To learn about the mainstream culture of an era, it helps to look at the vagrants and nomads who have dropped out of it: the tramps of the Gilded Age; the beatniks of the 1950s. Today they are called crusties, gutter punks, or the voluntary homeless—but they often refer to themselves simply as travelers.
Is there a specific word you’d use to describe yourself?
Not really. Traveler, hobo, dirty kid. I don't really like to consider myself any of them because then you’re classifying something that’s kind of hard to classify. I started out when I was a teenager. I had kind of a rough home life. I started living in squats and met a lot of other travelers. I realized that I could get out and go see places just by riding trains or hitchhiking. And I just kept with it.
It seems like, in the community, many people become homeless for whatever reason, and then they kind of realize that’s not necessarily how they need to look at it.
We’re house-less, not homeless. Some people choose to start traveling and stick with it. Other people don’t have a choice, and then maybe later it becomes a choice.
"Sometimes it can get rough. Some places you go, you’ll get rough treatment from people and police. Other places, they love you. It kind of changes depending on where you’re at."
What areas have the most travelers?
The Southeast and the West Coast.
Is that because of the weather?
The weather, and it’s beautiful. You get up into the Midwest, and it’s just kind of flat.
Are certain cities more welcoming than others?
It kind of changes a lot. Some of the more popular cities I’ve noticed are New Orleans and Savannah, Georgia, although they’ve started to crack down recently. Asheville, North Carolina is pretty cool. And I’ve always felt welcome in Colorado.
You’ve been doing this for about 20 years. How has the community changed?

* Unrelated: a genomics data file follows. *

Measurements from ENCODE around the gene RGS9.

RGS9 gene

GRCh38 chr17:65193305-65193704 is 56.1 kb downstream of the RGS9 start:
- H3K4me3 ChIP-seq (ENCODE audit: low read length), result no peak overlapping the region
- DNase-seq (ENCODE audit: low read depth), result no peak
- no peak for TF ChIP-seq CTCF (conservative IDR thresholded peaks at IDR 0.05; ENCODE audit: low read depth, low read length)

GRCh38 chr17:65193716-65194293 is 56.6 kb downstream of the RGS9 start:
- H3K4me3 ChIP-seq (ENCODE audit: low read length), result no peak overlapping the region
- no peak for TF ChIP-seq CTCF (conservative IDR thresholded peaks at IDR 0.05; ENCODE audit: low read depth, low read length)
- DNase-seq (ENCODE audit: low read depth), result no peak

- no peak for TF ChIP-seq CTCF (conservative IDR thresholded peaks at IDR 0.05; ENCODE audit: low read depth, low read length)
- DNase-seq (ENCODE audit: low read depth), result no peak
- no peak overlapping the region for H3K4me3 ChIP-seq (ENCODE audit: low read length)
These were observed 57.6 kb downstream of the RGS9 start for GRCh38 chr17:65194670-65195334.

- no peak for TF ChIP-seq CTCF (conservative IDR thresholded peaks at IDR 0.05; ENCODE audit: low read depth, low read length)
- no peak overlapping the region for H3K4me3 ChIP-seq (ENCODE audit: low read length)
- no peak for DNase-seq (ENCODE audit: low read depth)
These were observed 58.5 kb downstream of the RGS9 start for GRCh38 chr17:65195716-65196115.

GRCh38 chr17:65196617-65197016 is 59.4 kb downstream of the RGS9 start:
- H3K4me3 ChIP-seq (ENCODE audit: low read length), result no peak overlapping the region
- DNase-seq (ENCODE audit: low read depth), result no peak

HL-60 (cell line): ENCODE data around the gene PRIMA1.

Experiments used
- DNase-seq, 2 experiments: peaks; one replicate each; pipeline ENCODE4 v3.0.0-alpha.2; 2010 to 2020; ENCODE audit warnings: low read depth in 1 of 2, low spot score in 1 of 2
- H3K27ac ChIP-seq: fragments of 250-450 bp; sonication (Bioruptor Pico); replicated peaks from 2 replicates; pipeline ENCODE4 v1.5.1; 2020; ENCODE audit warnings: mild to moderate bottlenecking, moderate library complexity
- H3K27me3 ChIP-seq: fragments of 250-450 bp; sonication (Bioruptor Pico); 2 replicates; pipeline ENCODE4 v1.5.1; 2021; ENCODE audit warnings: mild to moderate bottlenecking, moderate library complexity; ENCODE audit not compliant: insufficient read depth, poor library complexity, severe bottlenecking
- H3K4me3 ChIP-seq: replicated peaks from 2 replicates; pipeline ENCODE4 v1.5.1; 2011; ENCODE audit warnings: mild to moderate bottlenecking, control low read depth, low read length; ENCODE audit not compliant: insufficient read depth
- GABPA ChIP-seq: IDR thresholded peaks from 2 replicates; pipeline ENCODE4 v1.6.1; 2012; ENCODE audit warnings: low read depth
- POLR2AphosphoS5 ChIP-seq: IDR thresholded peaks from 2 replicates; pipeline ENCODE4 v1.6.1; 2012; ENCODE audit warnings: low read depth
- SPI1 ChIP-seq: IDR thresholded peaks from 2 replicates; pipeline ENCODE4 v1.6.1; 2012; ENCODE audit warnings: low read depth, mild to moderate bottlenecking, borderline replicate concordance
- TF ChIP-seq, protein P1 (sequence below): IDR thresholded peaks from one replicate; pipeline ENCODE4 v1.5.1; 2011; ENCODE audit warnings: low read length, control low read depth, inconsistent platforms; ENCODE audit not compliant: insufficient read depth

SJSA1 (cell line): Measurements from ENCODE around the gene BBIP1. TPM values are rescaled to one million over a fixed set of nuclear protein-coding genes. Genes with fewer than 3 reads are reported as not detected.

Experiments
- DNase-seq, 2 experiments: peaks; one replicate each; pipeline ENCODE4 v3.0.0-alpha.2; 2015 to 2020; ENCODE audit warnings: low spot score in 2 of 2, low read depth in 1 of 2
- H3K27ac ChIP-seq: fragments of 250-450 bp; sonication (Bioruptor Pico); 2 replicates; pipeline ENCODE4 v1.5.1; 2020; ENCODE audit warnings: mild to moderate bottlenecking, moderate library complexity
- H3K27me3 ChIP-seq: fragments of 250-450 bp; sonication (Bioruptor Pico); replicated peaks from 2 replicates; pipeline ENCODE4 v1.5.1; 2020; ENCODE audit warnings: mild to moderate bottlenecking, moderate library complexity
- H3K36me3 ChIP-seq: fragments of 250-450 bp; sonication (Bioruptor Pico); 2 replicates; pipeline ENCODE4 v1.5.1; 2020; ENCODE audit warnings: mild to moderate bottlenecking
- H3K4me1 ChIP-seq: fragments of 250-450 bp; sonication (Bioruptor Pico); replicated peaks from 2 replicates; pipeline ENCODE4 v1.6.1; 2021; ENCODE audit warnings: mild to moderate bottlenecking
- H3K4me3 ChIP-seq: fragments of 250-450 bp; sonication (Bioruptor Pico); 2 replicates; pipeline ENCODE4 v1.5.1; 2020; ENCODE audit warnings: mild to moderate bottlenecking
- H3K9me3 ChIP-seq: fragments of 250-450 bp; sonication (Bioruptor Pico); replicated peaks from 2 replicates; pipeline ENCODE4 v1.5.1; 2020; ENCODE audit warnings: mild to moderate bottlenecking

Now it seems like there are a lot of kids who are doing it just because they seem to think it’s cool. But you kind of had that in the '90s, too. Then it dropped off, and now it’s picked up again.
Randy Angel McKinney, 36, jeweler. (Photo: Josh Letchworth)
Is it something that you’d really want to be doing just because it’s cool?
For some of us, it’s our lifestyle. We travel for the experience and to see new things. You’ve got some younger kids that just travel and harass everybody for money and do nothing but get drunk, be annoying, and cause problems. As with any subculture, or any culture in general, there’s always the bad ones.
What about money?
We make our money by selling art or jewelry, performing and playing music. Some people have bank accounts. I do. Some people just carry cash. We use whatever we make on the road for food or supplies. There’s a lot of trading.
Were you expecting to find such a community when you started out?
I had no idea that there were as many people doing what I was doing until I got out and started meeting them. Now I know most of the people I run into, or I know somebody they know. Facebook and the Internet help to connect it all a little better.
So technology’s let you build up relationships with people you’ve met?
Definitely. A lot of people have phones, and if they don’t have a phone, they’ll have a Facebook account. I keep in touch with just about all of my traveling friends now.
How large of a group is that?
Really close friends? Maybe like 50. All the people? Hundreds.
Before the Internet, how did you share information?
Back then I really didn’t worry about it. I just kind of traveled to the places I wanted to go, and if I ran into other people, then that was cool.
Are there different cliques within the community?
You’ll have that with any community, really. Some of the traveler kids are more into punk rock and some of them are more into riding trains. Then of course you’ve got the hippies and the rainbow family—a lot of them travel. There are a lot of different sub-sectors.